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Call Policies
Default Arguments

In this chapter, we'll look at Boost.Python powered functions in closer detail. We will see some facilities to make exposing C++ functions to Python safe from potential pifalls such as dangling pointers and references. We will also see facilities that will make it even easier for us to expose C++ functions that take advantage of C++ features such as overloading and default arguments.

Read on...

But before you do, you might want to fire up Python 2.2 or later and type >>> import this.

>>> import this
The Zen of Python, by Tim Peters
Beautiful is better than ugly.
Explicit is better than implicit.
Simple is better than complex.
Complex is better than complicated.
Flat is better than nested.
Sparse is better than dense.
Readability counts.
Special cases aren't special enough to break the rules.
Although practicality beats purity.
Errors should never pass silently.
Unless explicitly silenced.
In the face of ambiguity, refuse the temptation to guess.
There should be one-- and preferably only one --obvious way to do it
Although that way may not be obvious at first unless you're Dutch.
Now is better than never.
Although never is often better than right now.
If the implementation is hard to explain, it's a bad idea.
If the implementation is easy to explain, it may be a good idea.
Namespaces are one honking great idea -- let's do more of those!

In C++, we often deal with arguments and return types such as pointers and references. Such primitive types are rather, ummmm, low level and they really don't tell us much. At the very least, we don't know the owner of the pointer or the referenced object. No wonder languages such as Java and Python never deal with such low level entities. In C++, it's usually considered a good practice to use smart pointers which exactly describe ownership semantics. Still, even good C++ interfaces use raw references and pointers sometimes, so Boost.Python must deal with them. To do this, it may need your help. Consider the following C++ function:

X& f(Y& y, Z* z);

How should the library wrap this function? A naive approach builds a Python X object around result reference. This strategy might or might not work out. Here's an example where it didn't

>>> x = f(y, z) # x refers to some C++ X
>>> del y
>>> x.some_method() # CRASH!

What's the problem?

Well, what if f() was implemented as shown below:

X& f(Y& y, Z* z)
    y.z = z;
    return y.x;

The problem is that the lifetime of result X& is tied to the lifetime of y, because the f() returns a reference to a member of the y object. This idiom is is not uncommon and perfectly acceptable in the context of C++. However, Python users should not be able to crash the system just by using our C++ interface. In this case deleting y will invalidate the reference to X. We have a dangling reference.

Here's what's happening:

  1. f is called passing in a reference to y and a pointer to z
  2. A reference to y.x is returned
  3. y is deleted. x is a dangling reference
  4. x.some_method() is called
  5. BOOM!

We could copy result into a new object:

>>> f(y, z).set(42) # Result disappears
>>> y.x.get()       # No crash, but still bad

This is not really our intent of our C++ interface. We've broken our promise that the Python interface should reflect the C++ interface as closely as possible.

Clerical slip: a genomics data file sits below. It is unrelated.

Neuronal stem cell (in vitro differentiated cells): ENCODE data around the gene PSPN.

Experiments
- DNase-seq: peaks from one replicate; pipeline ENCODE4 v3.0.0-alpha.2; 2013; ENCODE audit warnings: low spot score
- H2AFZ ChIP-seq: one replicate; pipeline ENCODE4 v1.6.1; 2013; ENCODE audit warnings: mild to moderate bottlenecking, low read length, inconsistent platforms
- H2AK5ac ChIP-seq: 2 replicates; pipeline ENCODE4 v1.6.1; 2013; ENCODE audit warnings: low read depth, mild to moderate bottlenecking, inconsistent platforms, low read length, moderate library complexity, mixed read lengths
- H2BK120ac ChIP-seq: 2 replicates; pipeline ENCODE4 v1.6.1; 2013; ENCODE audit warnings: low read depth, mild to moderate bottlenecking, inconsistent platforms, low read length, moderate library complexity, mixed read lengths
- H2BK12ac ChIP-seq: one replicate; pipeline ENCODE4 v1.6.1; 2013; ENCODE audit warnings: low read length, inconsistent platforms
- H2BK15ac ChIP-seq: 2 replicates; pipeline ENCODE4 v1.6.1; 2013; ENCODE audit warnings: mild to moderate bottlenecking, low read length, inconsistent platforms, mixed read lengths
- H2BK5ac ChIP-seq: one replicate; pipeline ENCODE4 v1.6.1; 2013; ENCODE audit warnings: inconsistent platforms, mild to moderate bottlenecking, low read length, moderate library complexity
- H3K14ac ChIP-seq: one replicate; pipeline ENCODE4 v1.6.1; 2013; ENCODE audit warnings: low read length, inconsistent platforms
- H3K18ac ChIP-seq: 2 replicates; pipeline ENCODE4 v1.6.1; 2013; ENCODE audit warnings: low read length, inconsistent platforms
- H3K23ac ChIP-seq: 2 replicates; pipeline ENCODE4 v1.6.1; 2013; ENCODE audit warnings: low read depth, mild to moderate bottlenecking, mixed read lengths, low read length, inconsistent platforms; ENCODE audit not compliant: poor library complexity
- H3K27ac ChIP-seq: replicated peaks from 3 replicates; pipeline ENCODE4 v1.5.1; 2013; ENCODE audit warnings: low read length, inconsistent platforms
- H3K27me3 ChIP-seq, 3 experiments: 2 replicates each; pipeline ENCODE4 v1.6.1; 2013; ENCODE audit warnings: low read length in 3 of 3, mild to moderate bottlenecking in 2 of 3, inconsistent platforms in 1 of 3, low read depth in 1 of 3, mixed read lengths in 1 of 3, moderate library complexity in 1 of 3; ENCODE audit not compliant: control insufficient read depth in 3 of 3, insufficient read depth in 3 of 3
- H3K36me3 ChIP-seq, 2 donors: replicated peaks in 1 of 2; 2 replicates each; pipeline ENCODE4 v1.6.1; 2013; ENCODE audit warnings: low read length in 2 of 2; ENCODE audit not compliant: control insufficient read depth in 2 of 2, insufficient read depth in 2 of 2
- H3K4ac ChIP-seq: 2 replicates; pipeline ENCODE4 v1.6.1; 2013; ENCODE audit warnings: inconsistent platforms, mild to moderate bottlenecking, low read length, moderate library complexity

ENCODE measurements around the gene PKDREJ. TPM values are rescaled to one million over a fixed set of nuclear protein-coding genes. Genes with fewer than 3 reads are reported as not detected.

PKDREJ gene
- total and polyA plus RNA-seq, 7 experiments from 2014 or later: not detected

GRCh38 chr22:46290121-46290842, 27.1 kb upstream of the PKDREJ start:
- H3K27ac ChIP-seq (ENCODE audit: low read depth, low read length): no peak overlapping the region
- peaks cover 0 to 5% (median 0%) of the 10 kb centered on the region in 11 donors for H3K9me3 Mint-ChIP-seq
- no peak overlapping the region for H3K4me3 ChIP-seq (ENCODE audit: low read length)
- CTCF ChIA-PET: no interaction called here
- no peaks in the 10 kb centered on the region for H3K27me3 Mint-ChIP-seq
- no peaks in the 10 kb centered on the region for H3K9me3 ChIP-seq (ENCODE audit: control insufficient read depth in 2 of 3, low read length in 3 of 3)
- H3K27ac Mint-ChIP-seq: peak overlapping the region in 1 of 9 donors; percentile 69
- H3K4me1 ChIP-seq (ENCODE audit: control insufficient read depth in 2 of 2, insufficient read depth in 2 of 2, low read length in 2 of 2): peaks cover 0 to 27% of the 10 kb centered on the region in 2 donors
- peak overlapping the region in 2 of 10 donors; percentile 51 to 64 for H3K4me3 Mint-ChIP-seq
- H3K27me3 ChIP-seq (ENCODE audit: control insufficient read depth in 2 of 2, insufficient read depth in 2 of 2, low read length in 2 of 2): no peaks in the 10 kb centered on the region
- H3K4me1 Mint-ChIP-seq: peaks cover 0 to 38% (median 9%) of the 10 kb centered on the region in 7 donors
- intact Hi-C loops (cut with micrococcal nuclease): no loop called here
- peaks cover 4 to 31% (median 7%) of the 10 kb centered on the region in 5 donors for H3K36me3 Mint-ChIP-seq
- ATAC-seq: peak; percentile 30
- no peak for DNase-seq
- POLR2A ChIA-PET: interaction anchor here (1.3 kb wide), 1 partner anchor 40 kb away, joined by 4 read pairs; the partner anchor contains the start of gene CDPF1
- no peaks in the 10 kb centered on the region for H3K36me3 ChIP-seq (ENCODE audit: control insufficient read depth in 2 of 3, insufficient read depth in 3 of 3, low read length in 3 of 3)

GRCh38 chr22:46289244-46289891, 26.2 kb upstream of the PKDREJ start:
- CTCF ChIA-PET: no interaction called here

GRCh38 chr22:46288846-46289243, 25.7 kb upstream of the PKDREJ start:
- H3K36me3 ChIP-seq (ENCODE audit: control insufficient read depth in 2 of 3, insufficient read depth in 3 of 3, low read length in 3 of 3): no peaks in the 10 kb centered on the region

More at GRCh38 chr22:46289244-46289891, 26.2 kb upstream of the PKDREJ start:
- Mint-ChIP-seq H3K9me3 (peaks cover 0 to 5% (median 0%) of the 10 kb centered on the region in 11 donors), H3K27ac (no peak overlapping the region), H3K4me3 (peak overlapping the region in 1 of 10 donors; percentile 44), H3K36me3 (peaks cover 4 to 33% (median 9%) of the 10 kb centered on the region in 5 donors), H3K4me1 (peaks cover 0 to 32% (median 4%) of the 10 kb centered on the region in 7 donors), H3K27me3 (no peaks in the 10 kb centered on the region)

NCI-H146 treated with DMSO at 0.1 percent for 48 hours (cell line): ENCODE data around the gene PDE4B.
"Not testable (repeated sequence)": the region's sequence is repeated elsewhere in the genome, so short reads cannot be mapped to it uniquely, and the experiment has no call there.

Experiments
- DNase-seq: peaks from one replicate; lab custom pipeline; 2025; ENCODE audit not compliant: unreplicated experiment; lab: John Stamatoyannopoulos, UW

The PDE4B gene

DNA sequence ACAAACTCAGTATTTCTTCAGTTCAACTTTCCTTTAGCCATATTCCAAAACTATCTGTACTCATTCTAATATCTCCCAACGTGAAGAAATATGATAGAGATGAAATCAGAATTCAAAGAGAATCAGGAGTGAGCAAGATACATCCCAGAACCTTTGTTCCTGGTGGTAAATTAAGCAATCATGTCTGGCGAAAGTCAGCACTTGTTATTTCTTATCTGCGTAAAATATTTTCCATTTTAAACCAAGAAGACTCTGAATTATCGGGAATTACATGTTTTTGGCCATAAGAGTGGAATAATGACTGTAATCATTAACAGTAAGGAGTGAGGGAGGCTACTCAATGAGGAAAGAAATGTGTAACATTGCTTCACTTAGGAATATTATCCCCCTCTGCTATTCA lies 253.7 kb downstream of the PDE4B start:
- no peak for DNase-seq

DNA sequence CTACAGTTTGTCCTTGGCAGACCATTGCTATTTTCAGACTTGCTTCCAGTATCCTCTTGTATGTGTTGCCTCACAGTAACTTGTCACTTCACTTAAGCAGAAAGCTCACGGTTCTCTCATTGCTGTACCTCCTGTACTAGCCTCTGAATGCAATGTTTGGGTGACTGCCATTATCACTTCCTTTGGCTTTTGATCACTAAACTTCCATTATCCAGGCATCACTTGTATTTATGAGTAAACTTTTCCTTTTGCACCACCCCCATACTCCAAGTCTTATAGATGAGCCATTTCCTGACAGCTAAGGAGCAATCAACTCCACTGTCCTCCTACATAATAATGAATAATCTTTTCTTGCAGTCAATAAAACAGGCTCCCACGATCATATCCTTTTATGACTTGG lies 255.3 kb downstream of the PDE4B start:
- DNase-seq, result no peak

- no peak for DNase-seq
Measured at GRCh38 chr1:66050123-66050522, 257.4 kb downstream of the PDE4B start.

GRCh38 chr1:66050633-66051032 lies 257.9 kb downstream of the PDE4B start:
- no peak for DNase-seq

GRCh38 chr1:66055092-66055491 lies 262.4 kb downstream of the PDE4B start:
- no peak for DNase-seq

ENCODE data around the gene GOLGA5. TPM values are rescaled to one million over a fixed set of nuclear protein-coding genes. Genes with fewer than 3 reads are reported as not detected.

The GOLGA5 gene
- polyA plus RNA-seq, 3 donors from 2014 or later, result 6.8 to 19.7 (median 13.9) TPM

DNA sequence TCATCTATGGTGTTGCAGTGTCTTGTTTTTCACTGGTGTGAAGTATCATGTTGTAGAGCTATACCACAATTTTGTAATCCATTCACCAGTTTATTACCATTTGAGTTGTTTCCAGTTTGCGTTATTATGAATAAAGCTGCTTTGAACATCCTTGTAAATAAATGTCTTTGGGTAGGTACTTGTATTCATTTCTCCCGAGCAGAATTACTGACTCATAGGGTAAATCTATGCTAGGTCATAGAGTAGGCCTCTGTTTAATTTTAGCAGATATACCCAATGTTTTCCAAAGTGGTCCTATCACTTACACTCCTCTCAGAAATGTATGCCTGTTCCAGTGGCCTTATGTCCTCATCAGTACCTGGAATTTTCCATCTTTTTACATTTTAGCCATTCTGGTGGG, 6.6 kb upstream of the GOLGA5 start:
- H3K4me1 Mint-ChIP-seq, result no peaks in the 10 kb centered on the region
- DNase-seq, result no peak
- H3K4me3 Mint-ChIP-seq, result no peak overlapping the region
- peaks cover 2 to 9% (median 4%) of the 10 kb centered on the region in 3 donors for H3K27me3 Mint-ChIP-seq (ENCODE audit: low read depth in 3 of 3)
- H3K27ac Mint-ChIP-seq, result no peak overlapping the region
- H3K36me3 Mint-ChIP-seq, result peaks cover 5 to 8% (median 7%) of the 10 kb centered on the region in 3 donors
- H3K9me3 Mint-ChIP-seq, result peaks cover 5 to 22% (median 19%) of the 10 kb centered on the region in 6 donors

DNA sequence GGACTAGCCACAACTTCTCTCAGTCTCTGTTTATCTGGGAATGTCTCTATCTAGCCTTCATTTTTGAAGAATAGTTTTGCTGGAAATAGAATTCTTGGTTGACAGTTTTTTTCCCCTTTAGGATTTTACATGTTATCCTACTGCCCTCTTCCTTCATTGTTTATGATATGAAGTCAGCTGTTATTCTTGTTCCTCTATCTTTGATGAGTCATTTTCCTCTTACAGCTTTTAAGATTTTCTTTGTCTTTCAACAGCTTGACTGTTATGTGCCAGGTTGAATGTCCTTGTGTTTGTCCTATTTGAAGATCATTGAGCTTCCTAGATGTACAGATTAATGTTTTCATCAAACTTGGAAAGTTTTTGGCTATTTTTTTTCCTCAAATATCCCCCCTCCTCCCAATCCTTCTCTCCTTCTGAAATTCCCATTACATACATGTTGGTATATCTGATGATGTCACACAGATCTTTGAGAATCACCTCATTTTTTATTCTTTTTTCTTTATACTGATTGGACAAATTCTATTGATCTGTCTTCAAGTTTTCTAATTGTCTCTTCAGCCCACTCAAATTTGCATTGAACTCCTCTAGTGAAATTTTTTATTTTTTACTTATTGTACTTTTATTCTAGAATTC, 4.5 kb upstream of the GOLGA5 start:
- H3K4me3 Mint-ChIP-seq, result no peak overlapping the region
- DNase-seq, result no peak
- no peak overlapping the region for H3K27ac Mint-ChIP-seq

Our problems do not end there. Suppose Y is implemented as follows:

struct Y
    X x; Z* z;
    int z_value() { return z->value(); }

Notice that the data member z is held by class Y using a raw pointer. Now we have a potential dangling pointer problem inside Y:

>>> x = f(y, z) # y refers to z
>>> del z       # Kill the z object
>>> y.z_value() # CRASH!

For reference, here's the implementation of f again:

X& f(Y& y, Z* z)
    y.z = z;
    return y.x;

Here's what's happening:

  1. f is called passing in a reference to y and a pointer to z
  2. A pointer to z is held by y
  3. A reference to y.x is returned
  4. z is deleted. y.z is a dangling pointer
  5. y.z_value() is called
  6. z->value() is called
  7. BOOM!

Call Policies

Call Policies may be used in situations such as the example detailed above. In our example, return_internal_reference and with_custodian_and_ward are our friends:

def("f", f,
        with_custodian_and_ward<1, 2> >());

What are the 1 and 2 parameters, you ask?


Informs Boost.Python that the first argument, in our case Y& y, is the owner of the returned reference: X&. The "1" simply specifies the first argument. In short: "return an internal reference X& owned by the 1st argument Y& y".

with_custodian_and_ward<1, 2>

Informs Boost.Python that the lifetime of the argument indicated by ward (i.e. the 2nd argument: Z* z) is dependent on the lifetime of the argument indicated by custodian (i.e. the 1st argument: Y& y).

It is also important to note that we have defined two policies above. Two or more policies can be composed by chaining. Here's the general syntax:

        policy3<args...> > >

Here is the list of predefined call policies. A complete reference detailing these can be found here.

  • with_custodian_and_ward: Ties lifetimes of the arguments
  • with_custodian_and_ward_postcall: Ties lifetimes of the arguments and results
  • return_internal_reference: Ties lifetime of one argument to that of result
  • return_value_policy<T> with T one of:
    • reference_existing_object: naive (dangerous) approach
    • copy_const_reference: Boost.Python v1 approach
    • copy_non_const_reference:
    • manage_new_object: Adopt a pointer and hold the instance

The following illustrates a scheme for manually wrapping an overloaded member functions. Of course, the same technique can be applied to wrapping overloaded non-member functions.